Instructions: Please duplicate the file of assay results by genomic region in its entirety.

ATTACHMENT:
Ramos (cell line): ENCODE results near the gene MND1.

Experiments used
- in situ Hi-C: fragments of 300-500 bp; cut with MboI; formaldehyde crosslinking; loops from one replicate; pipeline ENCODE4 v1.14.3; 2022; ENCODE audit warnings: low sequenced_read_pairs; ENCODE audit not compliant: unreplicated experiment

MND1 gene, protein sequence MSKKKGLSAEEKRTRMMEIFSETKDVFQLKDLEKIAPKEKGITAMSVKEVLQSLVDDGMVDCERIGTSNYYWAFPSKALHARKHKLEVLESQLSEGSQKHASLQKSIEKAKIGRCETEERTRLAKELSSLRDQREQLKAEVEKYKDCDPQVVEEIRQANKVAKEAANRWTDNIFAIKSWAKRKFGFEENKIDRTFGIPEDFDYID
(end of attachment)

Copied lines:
Ramos (cell line): ENCODE results near the gene MND1.

Experiments used
- in situ Hi-C: fragments of 300-500 bp; cut with MboI; formaldehyde crosslinking; loops from one replicate; pipeline ENCODE4 v1.14.3; 2022; ENCODE audit warnings: low sequenced_read_pairs; ENCODE audit not compliant: unreplicated experiment

MND1 gene, protein sequence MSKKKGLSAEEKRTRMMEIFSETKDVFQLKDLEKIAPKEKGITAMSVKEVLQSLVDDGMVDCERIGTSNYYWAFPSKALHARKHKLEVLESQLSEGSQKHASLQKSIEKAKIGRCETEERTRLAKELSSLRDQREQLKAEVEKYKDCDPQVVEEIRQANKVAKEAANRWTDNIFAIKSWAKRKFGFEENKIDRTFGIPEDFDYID